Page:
WASHINGTON - U.S. employers added just 88,000 jobs in March, the fewest in nine months and a sharp retreat after a period of strong hiring. The slowdown may signal that the economy is heading into a weak spring.
The Labor Department said Friday that the unemployment rate dipped to 7.6 percent from 7.7 percent, the lowest in four years. But the rate fell last month only because more people stopped looking for work. People who are out of work are no longer counted as unemployed once they stop looking for a job.
The percentage of Americans working or looking for jobs fell to 63.3 percent in March, the lowest such figure in nearly 34 years.
Stock futures fell after the jobs report was released.
March's job gains were half the pace of the previous six months, when the economy added an average of 196,000 jobs a month. The government said hiring was even stronger in the previous two months than previously estimated. February's job gains were revised to 268,000, up from 236,000. January job growth was raised to 148,000, up from 119,000.
Several industries cut back sharply on hiring in March. Retailers cut 24,000 jobs after averaging 32,000 in the previous three months. Manufacturers cut 3,000 jobs after adding 19,000 the previous month. Financial services shed 2,000.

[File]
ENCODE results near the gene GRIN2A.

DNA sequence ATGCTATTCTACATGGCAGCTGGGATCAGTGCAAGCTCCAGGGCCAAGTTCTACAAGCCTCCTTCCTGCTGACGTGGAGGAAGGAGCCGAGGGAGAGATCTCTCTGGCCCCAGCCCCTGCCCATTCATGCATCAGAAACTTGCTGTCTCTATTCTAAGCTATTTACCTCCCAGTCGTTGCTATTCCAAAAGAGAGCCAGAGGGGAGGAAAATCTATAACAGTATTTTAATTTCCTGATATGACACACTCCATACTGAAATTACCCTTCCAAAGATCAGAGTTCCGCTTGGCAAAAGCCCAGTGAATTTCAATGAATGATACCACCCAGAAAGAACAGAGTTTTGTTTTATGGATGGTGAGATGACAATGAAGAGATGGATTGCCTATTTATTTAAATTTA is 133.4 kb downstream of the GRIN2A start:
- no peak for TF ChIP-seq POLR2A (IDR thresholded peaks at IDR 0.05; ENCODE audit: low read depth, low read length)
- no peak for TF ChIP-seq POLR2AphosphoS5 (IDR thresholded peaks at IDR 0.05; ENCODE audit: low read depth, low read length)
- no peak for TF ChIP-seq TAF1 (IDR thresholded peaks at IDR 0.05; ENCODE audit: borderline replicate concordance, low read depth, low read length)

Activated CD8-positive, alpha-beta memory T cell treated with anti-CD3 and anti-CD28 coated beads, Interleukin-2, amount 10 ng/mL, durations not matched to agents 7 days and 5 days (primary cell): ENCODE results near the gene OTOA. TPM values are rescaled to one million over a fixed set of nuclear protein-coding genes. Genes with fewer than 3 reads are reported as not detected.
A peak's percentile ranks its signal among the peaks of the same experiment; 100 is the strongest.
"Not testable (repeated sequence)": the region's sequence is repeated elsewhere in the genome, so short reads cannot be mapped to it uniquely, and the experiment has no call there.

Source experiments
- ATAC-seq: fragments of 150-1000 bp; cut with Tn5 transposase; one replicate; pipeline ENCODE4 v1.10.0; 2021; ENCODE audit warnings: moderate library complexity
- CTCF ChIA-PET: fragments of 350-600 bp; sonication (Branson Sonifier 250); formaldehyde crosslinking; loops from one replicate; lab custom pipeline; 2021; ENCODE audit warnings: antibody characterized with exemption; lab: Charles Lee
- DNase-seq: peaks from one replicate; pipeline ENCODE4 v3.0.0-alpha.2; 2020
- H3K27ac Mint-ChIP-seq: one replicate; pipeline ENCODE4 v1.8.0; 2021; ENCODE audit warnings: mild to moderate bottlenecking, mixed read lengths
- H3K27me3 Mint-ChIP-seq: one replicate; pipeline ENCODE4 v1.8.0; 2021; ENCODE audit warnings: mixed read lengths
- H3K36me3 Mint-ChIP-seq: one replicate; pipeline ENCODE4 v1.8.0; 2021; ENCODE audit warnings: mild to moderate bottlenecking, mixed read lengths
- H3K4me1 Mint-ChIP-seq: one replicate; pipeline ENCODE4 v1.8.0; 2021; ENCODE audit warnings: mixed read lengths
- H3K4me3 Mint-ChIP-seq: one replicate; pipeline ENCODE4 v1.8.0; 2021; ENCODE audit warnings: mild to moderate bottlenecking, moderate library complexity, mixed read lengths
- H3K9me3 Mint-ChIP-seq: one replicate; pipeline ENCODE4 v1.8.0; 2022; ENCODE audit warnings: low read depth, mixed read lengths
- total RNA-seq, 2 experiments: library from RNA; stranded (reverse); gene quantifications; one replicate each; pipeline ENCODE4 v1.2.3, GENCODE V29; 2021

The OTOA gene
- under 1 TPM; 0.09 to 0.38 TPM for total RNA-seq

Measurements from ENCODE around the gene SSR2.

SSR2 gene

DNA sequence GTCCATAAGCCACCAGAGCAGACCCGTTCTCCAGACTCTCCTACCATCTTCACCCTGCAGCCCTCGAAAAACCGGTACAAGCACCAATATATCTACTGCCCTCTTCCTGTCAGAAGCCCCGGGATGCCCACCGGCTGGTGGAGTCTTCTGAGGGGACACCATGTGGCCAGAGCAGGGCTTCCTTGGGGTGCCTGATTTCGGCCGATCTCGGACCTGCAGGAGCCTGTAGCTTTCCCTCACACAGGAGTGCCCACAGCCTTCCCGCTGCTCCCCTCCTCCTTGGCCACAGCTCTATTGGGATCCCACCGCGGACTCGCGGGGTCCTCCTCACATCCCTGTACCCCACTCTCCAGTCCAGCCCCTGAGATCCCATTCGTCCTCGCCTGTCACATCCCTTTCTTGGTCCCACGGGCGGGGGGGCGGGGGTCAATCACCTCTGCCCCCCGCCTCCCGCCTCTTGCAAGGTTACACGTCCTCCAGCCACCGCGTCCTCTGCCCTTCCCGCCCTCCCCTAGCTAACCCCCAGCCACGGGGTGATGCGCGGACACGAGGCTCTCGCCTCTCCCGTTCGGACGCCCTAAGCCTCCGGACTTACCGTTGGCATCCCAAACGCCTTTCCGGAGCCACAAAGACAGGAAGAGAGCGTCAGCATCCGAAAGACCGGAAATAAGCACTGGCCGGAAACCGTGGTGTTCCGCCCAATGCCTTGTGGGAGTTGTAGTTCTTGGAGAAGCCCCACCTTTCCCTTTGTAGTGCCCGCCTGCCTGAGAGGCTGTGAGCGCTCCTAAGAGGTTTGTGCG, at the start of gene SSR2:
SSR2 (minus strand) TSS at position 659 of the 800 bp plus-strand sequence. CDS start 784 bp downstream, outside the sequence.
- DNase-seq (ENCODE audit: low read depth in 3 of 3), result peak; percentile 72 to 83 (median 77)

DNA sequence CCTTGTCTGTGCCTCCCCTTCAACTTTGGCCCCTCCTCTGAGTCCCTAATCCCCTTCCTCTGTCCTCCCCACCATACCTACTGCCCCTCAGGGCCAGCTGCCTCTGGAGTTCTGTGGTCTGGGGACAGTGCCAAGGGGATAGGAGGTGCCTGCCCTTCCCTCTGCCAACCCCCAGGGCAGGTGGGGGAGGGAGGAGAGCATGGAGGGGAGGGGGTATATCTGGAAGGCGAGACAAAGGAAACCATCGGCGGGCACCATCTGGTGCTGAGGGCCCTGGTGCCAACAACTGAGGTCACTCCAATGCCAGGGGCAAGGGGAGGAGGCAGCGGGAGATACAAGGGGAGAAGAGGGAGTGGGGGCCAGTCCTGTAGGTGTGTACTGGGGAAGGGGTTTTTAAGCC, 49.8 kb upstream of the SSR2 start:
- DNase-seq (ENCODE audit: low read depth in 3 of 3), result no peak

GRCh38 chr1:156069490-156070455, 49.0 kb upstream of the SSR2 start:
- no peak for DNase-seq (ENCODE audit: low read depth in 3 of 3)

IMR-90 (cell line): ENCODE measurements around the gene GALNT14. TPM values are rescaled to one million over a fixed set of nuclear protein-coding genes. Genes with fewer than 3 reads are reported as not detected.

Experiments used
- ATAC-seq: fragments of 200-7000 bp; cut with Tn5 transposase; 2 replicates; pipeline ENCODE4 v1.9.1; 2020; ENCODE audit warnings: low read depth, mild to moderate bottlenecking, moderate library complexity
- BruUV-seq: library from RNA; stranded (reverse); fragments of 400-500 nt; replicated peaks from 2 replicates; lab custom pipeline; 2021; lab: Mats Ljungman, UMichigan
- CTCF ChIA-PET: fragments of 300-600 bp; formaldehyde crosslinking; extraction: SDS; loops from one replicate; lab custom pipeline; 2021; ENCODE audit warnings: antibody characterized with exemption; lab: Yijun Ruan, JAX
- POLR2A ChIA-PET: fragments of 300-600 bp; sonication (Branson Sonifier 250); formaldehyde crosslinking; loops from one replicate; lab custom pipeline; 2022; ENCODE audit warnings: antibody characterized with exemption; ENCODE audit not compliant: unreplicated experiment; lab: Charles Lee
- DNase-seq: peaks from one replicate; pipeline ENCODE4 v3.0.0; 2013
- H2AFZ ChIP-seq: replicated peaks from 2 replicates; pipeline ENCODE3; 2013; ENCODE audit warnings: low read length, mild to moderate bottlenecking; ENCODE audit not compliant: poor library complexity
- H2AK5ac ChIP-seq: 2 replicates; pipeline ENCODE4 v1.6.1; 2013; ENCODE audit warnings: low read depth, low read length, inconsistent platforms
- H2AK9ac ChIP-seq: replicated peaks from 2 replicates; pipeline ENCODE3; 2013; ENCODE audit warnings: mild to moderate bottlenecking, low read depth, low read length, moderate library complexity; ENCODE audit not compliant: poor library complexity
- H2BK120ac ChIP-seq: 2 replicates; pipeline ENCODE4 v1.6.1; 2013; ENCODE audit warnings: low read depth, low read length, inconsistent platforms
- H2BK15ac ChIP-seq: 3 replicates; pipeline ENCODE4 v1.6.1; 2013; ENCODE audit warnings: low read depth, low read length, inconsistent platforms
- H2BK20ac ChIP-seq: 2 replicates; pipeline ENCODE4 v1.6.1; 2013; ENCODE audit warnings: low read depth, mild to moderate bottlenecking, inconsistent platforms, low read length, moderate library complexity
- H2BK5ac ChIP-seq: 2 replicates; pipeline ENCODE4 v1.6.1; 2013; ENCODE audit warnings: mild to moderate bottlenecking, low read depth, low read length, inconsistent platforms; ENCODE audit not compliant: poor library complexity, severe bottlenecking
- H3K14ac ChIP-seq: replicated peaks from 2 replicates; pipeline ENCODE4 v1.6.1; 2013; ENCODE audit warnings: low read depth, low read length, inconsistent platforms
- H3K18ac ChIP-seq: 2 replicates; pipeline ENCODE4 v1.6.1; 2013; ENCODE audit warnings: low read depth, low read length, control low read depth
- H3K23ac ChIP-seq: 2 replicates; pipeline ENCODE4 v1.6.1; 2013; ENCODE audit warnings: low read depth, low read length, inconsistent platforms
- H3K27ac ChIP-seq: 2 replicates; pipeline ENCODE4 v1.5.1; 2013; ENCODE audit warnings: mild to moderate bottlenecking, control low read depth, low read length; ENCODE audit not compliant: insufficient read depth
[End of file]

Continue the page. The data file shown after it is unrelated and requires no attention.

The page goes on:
Economists say the decline in the work force reflects several trends: many of those out of work become discouraged and give up on their job hunts. And as the population ages, more people are retiring.
Most economists think the economy strengthened from January through March, helped by the pickup in hiring, a sustained recovery in housing and a more resilient consumer. Consumers stepped up purchases in February and January, even after Social Security taxes increased this year.
Still the higher taxes have reduced paychecks. And many economists say steep government spending cuts that began taking effect March 1 will slow growth in the spring and summer.
Mark Vitner, an economist at Wells Fargo Securities, thinks the economy expanded at a 3.2 percent annual rate in the first quarter. But he forecasts that growth will slow to a 2 percent annual pace in the current second quarter, and then rebound after the impact of the government spending cuts fades.
Economists expect the spending reductions will shave half a percentage point off economic growth this year. Many federal workers will experience pay cuts. And government contractors will likely cut jobs. That could also drag down overall monthly hiring.